inequality; employment discrimination; geography & labor outcomes; diversity in and around organizations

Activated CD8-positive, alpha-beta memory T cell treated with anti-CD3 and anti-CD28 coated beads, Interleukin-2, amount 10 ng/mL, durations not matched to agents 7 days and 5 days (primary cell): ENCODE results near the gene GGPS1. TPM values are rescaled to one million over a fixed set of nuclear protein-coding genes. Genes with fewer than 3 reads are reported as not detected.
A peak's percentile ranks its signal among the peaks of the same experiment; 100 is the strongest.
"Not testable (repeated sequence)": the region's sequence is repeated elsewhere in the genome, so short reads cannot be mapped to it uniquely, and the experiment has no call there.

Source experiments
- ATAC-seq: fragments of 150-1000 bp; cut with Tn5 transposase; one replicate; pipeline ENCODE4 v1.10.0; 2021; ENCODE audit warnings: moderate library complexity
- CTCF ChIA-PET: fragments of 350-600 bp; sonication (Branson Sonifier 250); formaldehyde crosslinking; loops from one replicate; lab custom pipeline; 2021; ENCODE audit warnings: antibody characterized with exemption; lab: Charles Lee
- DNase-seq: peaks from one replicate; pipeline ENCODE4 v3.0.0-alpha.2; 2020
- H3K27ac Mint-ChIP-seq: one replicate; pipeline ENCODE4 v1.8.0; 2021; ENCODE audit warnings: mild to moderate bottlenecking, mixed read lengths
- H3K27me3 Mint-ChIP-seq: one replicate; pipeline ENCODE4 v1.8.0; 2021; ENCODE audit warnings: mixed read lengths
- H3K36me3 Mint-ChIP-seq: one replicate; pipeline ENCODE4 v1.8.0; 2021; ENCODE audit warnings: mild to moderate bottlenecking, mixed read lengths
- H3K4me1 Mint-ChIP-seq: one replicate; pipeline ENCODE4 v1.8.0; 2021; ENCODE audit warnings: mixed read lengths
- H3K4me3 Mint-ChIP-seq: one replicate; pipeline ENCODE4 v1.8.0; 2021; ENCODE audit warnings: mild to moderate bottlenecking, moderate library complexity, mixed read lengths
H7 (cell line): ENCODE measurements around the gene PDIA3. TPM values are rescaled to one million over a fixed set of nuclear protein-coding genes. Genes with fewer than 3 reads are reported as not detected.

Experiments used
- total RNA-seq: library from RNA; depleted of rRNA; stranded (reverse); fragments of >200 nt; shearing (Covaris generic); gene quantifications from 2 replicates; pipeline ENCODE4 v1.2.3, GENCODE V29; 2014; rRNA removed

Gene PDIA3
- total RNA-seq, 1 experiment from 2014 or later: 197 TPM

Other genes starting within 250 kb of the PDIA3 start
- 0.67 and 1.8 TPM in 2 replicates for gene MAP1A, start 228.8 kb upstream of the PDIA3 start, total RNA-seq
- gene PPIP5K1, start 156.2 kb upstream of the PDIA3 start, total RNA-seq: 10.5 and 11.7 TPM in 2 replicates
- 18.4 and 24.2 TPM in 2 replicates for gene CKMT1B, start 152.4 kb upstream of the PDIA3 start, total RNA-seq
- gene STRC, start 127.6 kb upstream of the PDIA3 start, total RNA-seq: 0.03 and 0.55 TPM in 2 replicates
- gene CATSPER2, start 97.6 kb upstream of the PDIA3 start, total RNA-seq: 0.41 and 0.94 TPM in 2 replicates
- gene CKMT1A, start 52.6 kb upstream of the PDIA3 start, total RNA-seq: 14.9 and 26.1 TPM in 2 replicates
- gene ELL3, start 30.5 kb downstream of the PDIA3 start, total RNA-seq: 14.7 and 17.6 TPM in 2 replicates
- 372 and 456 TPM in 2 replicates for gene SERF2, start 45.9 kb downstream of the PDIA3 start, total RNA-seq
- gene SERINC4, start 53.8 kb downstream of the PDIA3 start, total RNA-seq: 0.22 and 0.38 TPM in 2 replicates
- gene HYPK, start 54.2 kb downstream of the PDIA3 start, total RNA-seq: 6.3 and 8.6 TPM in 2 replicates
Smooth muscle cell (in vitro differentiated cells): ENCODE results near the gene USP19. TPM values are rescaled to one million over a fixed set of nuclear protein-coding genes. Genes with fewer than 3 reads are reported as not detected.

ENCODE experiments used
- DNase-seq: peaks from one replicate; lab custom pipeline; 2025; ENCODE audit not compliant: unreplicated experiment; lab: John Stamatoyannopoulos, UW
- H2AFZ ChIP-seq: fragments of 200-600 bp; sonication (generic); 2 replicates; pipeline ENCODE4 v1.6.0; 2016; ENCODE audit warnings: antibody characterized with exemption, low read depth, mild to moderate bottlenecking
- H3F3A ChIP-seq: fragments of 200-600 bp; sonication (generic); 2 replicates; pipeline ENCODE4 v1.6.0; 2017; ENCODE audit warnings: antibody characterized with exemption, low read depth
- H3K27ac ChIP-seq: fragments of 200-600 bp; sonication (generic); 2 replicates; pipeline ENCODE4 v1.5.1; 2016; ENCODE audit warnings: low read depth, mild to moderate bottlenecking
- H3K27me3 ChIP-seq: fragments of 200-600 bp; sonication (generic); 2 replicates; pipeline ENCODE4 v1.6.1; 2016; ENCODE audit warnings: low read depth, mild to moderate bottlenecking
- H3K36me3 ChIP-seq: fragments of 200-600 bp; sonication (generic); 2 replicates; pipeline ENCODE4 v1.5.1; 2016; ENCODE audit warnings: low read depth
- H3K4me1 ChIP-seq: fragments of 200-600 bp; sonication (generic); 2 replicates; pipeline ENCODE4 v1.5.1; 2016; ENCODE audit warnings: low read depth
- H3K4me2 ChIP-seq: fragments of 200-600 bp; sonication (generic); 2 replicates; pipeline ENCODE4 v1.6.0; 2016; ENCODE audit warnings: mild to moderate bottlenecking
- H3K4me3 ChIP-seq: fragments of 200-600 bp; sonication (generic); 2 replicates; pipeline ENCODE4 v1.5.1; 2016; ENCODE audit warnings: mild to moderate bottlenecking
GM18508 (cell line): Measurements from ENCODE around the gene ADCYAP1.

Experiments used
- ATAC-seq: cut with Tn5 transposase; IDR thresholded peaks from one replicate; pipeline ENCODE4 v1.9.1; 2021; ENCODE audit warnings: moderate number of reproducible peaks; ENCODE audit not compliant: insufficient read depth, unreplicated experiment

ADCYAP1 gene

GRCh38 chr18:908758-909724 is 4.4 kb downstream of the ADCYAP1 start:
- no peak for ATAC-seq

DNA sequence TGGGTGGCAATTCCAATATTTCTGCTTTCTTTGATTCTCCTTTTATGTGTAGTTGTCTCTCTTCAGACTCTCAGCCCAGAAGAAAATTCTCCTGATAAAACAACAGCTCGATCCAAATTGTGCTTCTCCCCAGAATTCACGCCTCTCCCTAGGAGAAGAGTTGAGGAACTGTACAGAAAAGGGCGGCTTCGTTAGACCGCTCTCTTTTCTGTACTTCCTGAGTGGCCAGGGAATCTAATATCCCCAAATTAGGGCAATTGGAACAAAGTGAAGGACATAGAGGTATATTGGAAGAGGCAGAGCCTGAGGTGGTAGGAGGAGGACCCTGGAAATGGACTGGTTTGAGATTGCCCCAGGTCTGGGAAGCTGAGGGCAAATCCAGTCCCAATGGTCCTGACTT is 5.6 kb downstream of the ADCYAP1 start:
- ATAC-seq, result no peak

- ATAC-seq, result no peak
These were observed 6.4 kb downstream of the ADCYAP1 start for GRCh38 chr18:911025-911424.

My research focuses on the sources and consequences of inequality in organizations at both a micro and a macro level. A main stream of my research examines how organizational environments, and specifically the characteristics of the communities where organizations are located, shape inequality within firms. I study how geographic communities act as potential incubators—legally, normatively, and politically—of discrimination and inequality at work. Essentially, I explore how high the “glass ceiling” is for minorities and women, as well as their distribution across occupations, in Minneapolis versus Atlanta, for instance. In a different project, I investigate the interplay between individual characteristics and organizational contexts in influencing reactions to diversity, garnering evidence of both implicit and explicit associations between perceptions of exclusion resulting from organizational approaches to diversity. In both cases, I provide a more nuanced view of how inequality is created and reproduced. An overarching theme underlying my research—whether or not it explores inequality—is the incorporation of different levels of analysis in an effort to gain a more complex and comprehensive understanding of organizational behavior.